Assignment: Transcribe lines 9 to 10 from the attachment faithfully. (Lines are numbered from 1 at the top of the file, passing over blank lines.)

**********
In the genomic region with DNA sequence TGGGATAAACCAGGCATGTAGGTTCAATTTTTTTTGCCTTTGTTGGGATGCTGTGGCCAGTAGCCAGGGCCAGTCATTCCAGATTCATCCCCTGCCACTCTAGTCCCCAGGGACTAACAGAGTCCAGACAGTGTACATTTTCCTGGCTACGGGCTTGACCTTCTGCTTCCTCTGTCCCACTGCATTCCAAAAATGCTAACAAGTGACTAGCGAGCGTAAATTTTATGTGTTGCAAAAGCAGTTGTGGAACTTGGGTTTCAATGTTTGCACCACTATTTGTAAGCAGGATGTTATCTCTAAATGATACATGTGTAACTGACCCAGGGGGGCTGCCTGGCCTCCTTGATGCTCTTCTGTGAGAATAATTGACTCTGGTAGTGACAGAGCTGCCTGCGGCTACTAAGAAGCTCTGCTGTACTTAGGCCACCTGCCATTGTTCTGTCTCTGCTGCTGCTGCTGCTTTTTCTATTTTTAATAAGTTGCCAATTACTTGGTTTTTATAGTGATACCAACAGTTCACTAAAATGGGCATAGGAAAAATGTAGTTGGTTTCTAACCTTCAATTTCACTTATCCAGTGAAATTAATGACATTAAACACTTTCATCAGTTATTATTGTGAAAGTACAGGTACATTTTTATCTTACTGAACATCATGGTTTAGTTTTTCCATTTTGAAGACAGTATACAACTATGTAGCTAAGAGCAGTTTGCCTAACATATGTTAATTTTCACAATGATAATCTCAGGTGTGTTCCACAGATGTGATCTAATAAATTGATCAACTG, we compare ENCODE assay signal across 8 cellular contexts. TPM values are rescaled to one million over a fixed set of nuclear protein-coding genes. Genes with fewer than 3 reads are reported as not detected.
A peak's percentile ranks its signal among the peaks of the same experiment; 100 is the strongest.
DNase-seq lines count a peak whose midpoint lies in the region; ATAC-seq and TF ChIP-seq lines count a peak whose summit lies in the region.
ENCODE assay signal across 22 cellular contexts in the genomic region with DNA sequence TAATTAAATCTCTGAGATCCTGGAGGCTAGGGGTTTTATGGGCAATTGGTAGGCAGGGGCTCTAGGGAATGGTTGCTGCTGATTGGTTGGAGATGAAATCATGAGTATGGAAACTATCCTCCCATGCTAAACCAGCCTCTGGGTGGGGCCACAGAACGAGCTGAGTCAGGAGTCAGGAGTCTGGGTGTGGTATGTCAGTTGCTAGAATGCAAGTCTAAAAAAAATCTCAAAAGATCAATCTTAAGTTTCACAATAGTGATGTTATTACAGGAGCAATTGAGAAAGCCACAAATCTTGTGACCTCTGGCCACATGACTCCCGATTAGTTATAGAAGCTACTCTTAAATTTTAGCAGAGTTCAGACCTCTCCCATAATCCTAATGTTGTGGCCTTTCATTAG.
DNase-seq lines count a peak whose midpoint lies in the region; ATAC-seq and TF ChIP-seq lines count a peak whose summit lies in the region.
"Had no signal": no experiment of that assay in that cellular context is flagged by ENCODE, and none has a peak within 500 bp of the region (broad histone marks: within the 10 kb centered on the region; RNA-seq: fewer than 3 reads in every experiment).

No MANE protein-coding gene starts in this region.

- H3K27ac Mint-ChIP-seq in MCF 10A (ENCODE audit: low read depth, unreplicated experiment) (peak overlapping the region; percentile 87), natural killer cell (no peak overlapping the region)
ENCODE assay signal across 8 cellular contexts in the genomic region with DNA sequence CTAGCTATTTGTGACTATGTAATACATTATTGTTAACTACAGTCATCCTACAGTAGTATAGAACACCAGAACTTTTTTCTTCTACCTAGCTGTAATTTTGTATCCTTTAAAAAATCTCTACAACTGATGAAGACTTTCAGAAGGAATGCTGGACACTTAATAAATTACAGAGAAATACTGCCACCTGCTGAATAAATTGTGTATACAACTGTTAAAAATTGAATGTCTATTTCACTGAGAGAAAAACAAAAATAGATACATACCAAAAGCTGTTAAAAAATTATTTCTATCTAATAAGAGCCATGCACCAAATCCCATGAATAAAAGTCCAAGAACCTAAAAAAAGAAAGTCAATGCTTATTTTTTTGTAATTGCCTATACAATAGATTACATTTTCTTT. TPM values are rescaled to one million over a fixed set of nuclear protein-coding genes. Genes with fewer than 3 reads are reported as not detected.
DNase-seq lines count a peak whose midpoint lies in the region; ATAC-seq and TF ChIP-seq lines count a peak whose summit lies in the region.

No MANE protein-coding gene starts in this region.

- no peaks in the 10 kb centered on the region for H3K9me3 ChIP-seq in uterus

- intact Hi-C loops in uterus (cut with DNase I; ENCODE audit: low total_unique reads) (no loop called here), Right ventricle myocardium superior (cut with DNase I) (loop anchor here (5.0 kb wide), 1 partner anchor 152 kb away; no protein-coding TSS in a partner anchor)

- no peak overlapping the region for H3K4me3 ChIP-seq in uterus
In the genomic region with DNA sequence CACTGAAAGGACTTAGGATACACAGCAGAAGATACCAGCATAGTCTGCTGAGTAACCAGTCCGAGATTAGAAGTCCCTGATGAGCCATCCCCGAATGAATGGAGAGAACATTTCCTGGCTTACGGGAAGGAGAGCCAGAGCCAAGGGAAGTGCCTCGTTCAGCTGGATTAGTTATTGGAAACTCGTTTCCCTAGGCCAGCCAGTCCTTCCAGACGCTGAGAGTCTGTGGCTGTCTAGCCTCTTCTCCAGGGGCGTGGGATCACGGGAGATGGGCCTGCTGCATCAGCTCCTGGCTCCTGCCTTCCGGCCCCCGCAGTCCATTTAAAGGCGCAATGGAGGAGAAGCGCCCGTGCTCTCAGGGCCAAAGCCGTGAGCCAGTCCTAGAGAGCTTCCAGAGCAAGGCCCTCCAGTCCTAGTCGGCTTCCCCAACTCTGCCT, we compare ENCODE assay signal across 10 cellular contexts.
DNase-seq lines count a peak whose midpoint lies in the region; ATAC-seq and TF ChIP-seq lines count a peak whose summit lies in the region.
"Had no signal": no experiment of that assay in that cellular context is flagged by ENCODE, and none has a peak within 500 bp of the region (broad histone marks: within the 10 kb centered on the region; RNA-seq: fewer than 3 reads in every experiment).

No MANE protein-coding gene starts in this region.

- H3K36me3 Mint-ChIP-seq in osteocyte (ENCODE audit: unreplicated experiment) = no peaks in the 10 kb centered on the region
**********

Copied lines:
ENCODE assay signal across 8 cellular contexts in the genomic region with DNA sequence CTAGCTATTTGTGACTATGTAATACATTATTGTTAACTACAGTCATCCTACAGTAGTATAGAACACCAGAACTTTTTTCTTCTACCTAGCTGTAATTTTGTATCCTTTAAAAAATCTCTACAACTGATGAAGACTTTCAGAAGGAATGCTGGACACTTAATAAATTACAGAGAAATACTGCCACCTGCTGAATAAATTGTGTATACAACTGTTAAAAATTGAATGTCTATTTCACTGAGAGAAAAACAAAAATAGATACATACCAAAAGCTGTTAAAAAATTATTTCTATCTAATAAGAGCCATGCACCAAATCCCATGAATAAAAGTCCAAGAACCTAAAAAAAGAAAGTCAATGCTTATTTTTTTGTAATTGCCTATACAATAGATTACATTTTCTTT. TPM values are rescaled to one million over a fixed set of nuclear protein-coding genes. Genes with fewer than 3 reads are reported as not detected.
DNase-seq lines count a peak whose midpoint lies in the region; ATAC-seq and TF ChIP-seq lines count a peak whose summit lies in the region.